TURDUCKEN – How to handle big GWT projects?

How do you split big GWT projects?

A pattern used internally by Google (e.g. by adwords) was presented by Rob Keane and carries the name TURDUCKEN, which comes from “TURkey DUck chiCKEN”, that pretty much describes the approach…

turducken

When tackling big applications, you can either go for the monolithic one module approach, or try to split the application into many smaller ones with separate entry points, breaking the “single page” principle.

  • One module problems: one release, one build, very large if split not working, hard to test.
  • Many modules problems: full page reload, no split possible at all

According to Rob, at the end, multiple GWT modules is the only way to go… but how to handle page reloads?

The TURDUCKEN approach describes a surrounding global container, the first thing to load.  This way we still have a global single page GWT application that only reloads parts (submodules), providing a custom global shared place in the global container. For example,  the container could handle the overall history and the submodules containing their own entry points.

When a module should get loaded, you add the required script tag to load the corresponding module. All modules live then in the same container.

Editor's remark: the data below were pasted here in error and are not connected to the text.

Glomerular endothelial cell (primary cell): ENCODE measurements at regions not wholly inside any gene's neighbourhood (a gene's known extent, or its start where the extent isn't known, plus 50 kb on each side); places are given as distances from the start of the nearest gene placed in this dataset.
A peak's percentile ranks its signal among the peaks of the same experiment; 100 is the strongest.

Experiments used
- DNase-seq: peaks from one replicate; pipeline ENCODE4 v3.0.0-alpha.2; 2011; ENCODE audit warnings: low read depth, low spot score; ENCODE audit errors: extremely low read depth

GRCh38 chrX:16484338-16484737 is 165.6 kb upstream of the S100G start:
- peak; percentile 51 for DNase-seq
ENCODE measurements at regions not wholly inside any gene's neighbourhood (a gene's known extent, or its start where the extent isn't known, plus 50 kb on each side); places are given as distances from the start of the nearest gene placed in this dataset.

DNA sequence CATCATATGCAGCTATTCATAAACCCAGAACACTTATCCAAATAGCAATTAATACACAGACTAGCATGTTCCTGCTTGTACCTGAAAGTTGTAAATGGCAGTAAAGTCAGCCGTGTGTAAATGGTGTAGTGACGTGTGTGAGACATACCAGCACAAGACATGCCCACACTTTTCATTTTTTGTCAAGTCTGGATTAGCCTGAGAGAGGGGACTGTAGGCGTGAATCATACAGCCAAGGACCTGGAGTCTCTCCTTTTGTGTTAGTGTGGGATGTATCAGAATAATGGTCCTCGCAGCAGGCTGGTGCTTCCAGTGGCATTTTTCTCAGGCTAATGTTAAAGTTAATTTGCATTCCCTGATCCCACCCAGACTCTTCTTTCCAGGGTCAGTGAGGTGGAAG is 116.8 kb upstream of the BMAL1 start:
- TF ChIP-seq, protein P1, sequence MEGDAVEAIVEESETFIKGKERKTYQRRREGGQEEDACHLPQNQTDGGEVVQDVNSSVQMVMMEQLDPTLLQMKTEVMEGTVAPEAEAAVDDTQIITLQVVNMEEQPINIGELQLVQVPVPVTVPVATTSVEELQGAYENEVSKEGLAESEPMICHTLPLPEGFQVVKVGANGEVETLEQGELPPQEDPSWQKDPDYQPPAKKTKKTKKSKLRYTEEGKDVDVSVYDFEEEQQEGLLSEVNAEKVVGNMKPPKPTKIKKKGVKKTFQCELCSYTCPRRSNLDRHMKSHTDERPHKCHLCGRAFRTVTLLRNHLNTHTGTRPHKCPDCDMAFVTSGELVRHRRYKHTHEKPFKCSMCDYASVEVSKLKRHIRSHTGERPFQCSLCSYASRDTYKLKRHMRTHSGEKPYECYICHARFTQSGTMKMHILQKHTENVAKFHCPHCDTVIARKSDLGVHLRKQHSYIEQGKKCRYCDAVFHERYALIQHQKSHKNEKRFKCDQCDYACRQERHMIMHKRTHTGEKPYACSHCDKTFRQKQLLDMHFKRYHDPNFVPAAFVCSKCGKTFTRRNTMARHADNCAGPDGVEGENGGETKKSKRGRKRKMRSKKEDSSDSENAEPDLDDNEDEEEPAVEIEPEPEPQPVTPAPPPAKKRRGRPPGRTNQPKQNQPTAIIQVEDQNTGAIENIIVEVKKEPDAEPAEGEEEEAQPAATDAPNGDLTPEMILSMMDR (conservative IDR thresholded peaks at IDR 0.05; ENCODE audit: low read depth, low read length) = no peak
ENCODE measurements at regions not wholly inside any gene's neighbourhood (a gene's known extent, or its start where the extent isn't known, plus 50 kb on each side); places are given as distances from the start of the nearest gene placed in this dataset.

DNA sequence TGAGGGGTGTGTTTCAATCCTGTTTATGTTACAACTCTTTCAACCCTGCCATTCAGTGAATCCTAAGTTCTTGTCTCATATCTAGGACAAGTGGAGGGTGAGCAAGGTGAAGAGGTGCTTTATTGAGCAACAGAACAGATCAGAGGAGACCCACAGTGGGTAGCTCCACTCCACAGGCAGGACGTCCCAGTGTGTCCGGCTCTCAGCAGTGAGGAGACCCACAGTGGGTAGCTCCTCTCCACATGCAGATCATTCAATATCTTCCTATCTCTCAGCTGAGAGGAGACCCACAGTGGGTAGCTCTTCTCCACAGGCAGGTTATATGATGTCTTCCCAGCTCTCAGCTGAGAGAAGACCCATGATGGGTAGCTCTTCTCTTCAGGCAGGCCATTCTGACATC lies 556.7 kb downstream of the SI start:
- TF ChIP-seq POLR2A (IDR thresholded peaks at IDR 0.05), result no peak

• The container provides the main UI management, modules not going for the root panel anymore
  • CSS should avoid global style names (@external) to avoid conflicts (change body ID if you really need @external and must avoid collisions)
  • Introduce a custom history handler that does not change the URL directly, but propagates history changes via events to the container

To make inter app communicaton possible, you must create a global event bus hosted in the global container. This global event bus must be accessed via a JSNI based wrapper, wrapping and unwrapping of events must be implemented properly. One approach could be introducing GWT auto beans to serialize objects being passed back and forth between modules through the container.

Introducing a TURDUCKEN approach depends on number of teams, application size and submodules structuring. Most important: when using the actual common approaches typical to GWT rich client development, moving into such an TURDUCKEN approach should be possible.

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